Images of tattered notebooks and blunt-tipped pencils are what many associate with budding writers. In fact, would-be screenwriters have been portrayed as doing just about anything to get their scripts to anyone even remotely involved in the film industry. Well, now there's a new way: the process of getting your screenplay noticed has gone digital, too.
Launched in May 2004, WorldPitch.com was the brainchild of Leon Antoine, who, at one point during his career, made the rounds pitching a television series to various industry executives. The opportunity never panned out, yet one day he was watching television and saw a version of his show idea. Antoine was unable to take legal action and had to let the incident pass, but it made him think about ways to avoid such situations, which prompted the creation of WorldPitch.com.
WorldPitch.com is touted as a way one can safely present and pitch ideas to those in the industry. Rachel Trudel, VP of WorldPitch.com, says that "[t]he goal of WorldPitch.com is to connect writers, creators, and filmmakers with studio executives in a safe and secure manner." While she points out that previous efforts have addressed the connection between writers with studio executives, she says that "WorldPitch.com will allow this to take place on a global level, providing a service that has never been offered before." While most script services rely on setting up one-on-one meetings, WorldPitch.com leverages the power of the Web. Through the portal, pitch meetings can be held anytime, anywhere (albeit, virtually).
The site offers monthly scheduled Live Pitching Sessions, each spanning an entire weekend. These Web-hosted pitching events give both sides of the industry a chance to interact. WorldPitch.com also provides online classes to help members hone their skills and will give members free representation—agent or agent assistance—if they do make a connection.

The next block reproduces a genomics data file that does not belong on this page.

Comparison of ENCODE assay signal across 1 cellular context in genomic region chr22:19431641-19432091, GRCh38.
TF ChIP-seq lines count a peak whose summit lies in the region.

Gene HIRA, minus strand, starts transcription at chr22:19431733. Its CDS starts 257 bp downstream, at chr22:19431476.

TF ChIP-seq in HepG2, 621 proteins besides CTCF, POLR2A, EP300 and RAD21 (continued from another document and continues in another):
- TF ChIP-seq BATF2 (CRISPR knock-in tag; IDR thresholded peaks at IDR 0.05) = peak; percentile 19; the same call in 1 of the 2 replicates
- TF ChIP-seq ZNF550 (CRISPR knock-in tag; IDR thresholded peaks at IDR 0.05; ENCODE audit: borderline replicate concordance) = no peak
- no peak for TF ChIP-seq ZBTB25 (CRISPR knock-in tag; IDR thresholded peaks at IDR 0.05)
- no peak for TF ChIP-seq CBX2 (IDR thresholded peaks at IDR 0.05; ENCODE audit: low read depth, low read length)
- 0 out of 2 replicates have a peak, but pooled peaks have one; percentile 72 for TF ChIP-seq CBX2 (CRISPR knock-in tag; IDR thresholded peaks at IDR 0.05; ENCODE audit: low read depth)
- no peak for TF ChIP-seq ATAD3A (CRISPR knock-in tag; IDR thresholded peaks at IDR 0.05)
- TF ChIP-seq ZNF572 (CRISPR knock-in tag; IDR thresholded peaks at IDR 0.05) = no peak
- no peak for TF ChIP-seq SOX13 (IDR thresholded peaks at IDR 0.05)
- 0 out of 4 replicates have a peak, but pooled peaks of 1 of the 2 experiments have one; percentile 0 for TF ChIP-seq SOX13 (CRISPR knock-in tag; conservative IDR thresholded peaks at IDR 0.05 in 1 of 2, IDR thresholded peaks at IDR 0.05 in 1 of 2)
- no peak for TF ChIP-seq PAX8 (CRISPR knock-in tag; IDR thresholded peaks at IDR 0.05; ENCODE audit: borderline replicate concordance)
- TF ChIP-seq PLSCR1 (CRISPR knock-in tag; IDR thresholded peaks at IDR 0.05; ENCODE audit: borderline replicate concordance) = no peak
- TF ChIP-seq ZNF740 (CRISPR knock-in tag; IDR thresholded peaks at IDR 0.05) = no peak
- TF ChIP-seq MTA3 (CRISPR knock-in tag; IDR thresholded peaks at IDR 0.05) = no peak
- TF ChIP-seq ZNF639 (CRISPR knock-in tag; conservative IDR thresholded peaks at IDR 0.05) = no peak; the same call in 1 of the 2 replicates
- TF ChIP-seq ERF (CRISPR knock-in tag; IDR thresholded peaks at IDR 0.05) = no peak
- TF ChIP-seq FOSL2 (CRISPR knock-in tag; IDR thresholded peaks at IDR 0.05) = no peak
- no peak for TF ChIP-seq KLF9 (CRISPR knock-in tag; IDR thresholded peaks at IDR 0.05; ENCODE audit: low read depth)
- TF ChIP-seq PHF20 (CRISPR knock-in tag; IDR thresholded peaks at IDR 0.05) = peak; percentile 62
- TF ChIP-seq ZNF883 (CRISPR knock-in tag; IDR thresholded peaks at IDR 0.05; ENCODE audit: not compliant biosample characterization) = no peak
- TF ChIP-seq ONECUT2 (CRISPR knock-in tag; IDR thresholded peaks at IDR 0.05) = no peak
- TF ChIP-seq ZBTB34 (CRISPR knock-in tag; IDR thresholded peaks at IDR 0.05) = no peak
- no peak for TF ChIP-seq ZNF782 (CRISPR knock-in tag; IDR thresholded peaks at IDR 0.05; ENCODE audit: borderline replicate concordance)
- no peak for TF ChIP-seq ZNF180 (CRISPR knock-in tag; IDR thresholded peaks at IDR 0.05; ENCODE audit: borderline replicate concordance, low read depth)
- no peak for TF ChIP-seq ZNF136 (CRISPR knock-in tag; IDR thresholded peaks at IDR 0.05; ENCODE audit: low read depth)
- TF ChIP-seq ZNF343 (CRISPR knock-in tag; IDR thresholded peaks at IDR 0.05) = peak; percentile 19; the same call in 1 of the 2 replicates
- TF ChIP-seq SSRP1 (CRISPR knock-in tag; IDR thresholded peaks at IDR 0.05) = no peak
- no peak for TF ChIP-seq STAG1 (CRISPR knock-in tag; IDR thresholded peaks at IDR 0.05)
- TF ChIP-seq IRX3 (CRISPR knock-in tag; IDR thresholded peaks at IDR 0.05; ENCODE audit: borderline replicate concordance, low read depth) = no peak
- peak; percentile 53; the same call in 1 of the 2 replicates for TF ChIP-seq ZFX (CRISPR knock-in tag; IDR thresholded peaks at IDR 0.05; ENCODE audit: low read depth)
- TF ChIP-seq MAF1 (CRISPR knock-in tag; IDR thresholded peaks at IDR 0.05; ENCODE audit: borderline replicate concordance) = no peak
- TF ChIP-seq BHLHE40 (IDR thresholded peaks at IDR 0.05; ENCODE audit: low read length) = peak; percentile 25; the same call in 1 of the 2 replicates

To constantly maintain an industry presence via the Web site, members can create and manage their own online databases, which Trudel describes as the "core of the Web site." As WorldPitch.com says, "We will be your stage 365 days a year. Post your treatments, log lines, synopses, and trailers within our online database 24 hours a day, 7 days a week. Real-time updates are available to give you endless insight as to who is accessing your work and what they have to say about it."
Given the company's origins, it isn't surprising that it places an emphasis on security. "Not only is both the content itself secure—every transaction placed through our site is secure—but each and every idea that is brought to the site is secure as well," says Trudel. Content access is strictly limited so that only the originator of the idea or registered industry executives who are being pitched to have access. The entire process was designed to help protect information and stave off plagiarism and imitation.
The site uses a credit system where users buy credits for $10 each, which are then banked in an account and can be traded for services. According to Trudel, "Most anyone can access our services with a computer connected to a Web cam and high speed Internet service." Creating an account with a basic member profile is free, but as Antoine says, "Those who wish to utilize our Web site to its fullest capacity purchase credits. These credits are redeemed for services, each service corresponding to a number of credits." For example, posting a script costs a user one credit, while attending a one-hour online class costs three credits. Pitching sessions top the list at a cost of four credits, or the equivalent of $40.
The service, which has been live since May, is already working on ways to expand its offerings. "We are also planning on implementing a system which creates individual transcripts of each live online pitch that will be hosted within our system," says Trudel. Even the addition of adding music files to the online pitch world is in the preliminary works, further moving the entertainment industry in the digital content direction. The intersection of digital content and the entertainment industry is nothing new, but WorldPitch.com is working to make some difficult community and content connections.